Adobe Contribute

Until last week, I had no idea what Adobe Contribute was for. I knew it existed. I’d see it as I scrolled through that long list of Adobe programs in the Master Collection. I just never really thought it was something I’d ever need to use. I don’t think this program was even mentioned by name at school. After learning a bit about it, I have to say that it’s pretty neat.

I design e-mail newsletters. I design them, but it’s not actually my job to place content in them. The need for Contribute arose when I realized that the person placing in content hadn’t the slightest idea about web design, HTML, or how to use Dreamweaver. This is where Contribute comes in.

Contribute is actually meant to integrate directly with Dreamweaver. It reads HTML pages created using Dreamweaver template files (.dwt) so that anything that’s not in an editable region is completely locked down (just like it is in Dreamweaver). I’ve even locked down the styles associated with the text. The person placing the content can copy-paste from anywhere (word document, webpage, e-mail), and the styles I created for the design are going to stay the same.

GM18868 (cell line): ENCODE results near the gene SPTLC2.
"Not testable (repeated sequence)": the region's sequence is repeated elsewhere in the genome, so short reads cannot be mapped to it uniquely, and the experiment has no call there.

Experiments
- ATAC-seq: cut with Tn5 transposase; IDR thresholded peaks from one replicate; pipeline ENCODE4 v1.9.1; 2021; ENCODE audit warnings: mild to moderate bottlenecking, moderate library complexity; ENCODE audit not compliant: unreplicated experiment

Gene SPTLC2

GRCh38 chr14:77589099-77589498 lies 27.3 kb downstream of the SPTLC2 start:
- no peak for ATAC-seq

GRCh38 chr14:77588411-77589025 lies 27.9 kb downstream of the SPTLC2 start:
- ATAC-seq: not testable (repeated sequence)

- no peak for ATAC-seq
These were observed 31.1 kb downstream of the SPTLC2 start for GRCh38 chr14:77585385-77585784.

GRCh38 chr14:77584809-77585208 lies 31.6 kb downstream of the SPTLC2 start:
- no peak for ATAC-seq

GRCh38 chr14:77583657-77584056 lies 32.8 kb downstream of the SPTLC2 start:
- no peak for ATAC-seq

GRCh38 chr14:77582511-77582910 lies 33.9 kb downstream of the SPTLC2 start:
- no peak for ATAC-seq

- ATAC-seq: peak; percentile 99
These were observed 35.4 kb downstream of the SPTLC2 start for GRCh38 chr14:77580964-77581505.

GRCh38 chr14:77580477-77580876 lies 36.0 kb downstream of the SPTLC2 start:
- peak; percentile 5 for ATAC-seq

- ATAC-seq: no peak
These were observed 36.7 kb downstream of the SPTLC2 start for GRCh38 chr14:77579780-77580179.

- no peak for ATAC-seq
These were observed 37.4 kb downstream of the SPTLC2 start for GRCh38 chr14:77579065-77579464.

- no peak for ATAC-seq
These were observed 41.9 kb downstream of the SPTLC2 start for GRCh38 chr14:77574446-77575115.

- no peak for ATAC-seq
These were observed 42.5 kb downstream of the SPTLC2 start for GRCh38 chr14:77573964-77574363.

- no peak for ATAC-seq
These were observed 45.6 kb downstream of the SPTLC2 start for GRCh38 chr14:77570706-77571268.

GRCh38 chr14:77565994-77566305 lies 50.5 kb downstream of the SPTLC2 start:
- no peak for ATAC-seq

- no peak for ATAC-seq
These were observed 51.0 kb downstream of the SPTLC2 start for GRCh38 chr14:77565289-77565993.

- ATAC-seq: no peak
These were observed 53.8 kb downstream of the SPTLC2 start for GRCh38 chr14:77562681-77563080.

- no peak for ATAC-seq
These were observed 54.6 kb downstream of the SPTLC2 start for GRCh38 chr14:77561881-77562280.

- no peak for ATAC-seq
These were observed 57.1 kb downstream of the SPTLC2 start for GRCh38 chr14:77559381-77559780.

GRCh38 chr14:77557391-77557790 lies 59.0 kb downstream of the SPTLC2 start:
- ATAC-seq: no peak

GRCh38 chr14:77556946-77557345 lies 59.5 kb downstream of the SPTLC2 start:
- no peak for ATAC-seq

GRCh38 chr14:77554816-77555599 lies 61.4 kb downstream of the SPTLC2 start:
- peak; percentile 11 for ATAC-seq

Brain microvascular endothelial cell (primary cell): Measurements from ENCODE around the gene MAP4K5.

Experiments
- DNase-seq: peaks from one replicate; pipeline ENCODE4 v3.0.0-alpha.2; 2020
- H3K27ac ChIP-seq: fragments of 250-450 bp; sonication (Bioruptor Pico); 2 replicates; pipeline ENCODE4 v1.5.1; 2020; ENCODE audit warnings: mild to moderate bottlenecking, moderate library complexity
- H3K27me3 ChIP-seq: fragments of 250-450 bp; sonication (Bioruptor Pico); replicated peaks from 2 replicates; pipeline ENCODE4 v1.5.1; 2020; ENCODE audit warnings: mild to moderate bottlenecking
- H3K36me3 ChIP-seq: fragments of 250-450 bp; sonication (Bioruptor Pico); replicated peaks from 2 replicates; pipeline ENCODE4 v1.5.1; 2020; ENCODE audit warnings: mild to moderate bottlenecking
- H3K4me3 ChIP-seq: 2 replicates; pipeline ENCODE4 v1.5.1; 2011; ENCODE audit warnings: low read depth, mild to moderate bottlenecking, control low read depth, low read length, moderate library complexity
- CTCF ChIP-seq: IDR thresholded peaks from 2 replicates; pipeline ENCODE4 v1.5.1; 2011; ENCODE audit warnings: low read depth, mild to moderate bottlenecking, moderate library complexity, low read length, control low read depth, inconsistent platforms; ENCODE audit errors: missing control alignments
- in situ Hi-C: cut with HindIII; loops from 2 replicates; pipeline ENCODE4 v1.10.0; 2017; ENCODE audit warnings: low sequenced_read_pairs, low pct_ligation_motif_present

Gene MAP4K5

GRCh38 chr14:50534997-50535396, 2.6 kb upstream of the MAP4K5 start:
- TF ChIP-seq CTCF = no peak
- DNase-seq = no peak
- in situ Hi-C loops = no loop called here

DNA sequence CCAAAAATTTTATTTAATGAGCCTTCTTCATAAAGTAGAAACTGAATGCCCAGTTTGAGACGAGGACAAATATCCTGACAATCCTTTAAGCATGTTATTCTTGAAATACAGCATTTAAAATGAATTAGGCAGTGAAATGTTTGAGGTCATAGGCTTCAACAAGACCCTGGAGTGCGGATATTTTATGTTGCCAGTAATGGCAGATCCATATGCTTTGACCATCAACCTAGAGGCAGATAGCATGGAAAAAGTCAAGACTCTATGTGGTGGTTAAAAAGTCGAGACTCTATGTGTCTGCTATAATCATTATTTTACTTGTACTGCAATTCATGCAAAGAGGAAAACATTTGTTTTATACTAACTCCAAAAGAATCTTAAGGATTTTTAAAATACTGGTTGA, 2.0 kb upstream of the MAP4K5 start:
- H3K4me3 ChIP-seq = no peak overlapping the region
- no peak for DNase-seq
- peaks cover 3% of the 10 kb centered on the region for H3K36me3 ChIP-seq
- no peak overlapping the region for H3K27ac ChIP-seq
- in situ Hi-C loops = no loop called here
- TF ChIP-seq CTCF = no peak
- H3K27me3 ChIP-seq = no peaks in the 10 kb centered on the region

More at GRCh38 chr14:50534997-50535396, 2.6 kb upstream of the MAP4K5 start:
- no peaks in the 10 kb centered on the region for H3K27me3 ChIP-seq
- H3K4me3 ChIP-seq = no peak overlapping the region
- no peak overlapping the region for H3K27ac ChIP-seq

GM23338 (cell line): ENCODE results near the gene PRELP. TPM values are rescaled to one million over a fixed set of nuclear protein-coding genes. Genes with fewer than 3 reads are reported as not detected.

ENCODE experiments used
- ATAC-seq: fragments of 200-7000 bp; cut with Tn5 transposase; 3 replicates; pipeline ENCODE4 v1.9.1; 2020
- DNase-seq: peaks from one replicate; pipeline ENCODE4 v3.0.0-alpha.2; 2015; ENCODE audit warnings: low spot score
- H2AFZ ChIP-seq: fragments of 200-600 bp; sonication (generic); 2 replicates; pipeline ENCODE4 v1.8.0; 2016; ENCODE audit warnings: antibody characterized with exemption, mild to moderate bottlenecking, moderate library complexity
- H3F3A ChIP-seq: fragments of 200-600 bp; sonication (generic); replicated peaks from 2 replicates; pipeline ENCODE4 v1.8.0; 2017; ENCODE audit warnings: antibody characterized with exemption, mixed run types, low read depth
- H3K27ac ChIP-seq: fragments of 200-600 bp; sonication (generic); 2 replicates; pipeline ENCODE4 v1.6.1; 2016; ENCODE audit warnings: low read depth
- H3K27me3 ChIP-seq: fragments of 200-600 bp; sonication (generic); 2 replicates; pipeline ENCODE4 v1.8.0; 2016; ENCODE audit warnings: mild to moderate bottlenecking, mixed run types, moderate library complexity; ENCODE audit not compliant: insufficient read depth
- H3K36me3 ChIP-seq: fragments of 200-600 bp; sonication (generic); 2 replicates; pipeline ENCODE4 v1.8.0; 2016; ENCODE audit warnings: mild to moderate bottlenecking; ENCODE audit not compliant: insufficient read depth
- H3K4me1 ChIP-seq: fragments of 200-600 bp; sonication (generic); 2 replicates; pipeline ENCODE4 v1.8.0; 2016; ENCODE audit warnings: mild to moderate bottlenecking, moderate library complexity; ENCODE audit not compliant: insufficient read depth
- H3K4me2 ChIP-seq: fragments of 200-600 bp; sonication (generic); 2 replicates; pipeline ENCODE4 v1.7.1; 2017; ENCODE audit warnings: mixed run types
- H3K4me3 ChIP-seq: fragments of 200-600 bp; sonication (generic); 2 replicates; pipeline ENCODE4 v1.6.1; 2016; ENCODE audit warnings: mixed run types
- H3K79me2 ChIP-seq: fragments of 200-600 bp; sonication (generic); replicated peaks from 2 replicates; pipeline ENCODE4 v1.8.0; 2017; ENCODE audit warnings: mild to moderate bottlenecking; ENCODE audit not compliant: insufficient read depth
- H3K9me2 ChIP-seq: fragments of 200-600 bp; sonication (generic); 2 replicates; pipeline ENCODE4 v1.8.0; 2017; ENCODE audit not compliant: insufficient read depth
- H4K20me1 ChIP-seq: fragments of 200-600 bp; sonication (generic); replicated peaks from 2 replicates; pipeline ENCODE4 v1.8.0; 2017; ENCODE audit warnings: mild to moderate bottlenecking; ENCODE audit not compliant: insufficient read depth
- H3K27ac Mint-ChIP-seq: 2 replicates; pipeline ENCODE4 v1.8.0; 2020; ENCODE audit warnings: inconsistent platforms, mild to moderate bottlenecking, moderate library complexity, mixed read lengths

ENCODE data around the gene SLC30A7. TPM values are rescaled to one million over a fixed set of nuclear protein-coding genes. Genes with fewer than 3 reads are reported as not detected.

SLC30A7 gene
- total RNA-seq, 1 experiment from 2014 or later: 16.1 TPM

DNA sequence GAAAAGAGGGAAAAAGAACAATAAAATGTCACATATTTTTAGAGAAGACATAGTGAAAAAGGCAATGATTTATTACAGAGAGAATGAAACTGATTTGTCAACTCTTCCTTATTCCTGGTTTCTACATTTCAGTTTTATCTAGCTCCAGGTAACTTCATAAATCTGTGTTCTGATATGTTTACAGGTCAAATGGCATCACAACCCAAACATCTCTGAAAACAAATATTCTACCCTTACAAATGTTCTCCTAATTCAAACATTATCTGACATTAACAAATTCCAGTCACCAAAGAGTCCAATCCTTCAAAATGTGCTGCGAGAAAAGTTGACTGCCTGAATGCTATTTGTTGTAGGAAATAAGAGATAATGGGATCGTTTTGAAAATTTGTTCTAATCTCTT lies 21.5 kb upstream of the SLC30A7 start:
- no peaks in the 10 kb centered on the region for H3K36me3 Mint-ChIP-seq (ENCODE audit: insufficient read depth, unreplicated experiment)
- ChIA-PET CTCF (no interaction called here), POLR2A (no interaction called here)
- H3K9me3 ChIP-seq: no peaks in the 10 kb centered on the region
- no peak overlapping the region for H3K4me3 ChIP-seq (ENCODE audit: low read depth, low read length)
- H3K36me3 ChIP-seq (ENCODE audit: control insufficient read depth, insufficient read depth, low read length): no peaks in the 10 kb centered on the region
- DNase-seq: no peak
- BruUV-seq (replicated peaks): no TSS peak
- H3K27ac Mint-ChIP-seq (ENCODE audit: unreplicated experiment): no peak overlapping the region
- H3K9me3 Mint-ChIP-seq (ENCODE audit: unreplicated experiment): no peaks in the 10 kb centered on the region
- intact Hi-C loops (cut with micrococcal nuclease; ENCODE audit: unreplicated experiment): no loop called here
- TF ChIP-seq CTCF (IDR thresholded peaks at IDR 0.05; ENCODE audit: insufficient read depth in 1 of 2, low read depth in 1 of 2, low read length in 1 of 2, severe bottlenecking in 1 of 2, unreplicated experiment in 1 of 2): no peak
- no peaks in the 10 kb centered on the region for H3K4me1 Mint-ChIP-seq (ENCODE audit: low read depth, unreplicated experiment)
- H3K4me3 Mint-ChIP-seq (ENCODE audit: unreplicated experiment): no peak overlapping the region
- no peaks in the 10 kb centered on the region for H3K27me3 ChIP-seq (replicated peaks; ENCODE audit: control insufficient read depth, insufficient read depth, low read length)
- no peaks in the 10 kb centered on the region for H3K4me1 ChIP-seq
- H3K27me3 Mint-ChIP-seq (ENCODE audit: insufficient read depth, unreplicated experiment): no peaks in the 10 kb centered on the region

This is because as an administrator in Contribute you can control what various user roles can and cannot do. The person placing content can literally do only that, and it’s a much easier interface (pretty much just a WYSIWYG editor) to add images and links than Dreamweaver is. There are also a lot of neat little things too, like forcing a user to add ALT text to an image when they place it, and disallowing consecutive blank spaces.

If you’re interested in using Contribute, I’d suggest reading up on how to create editable template files in Dreamweaver. Repeating regions are particularly useful for designs where there’s a varying amount of content. It’s also great in my case, where there are a great deal of different HTML pages that all rely on one template file. When I make a change to that template in Dreamweaver, it updates the pages in Contribute as well (even if content has already been placed in it).

If you have multiple users adding content in, you’re going to want to use the Check In/Check Out feature. (Again, never even knew about this until I started researching Contribute). You can find more information about this feature in a Technote by Adobe.

If you’re comfortable with Dreamweaver (and to be an administrator in Contribute you pretty much have to be), Contribute should be pretty easy to use. It also elegantly bridges the gap between web designer and a person who doesn’t know the first thing about web design. So if you need that kind of functionality it’s definitely worth looking in to.

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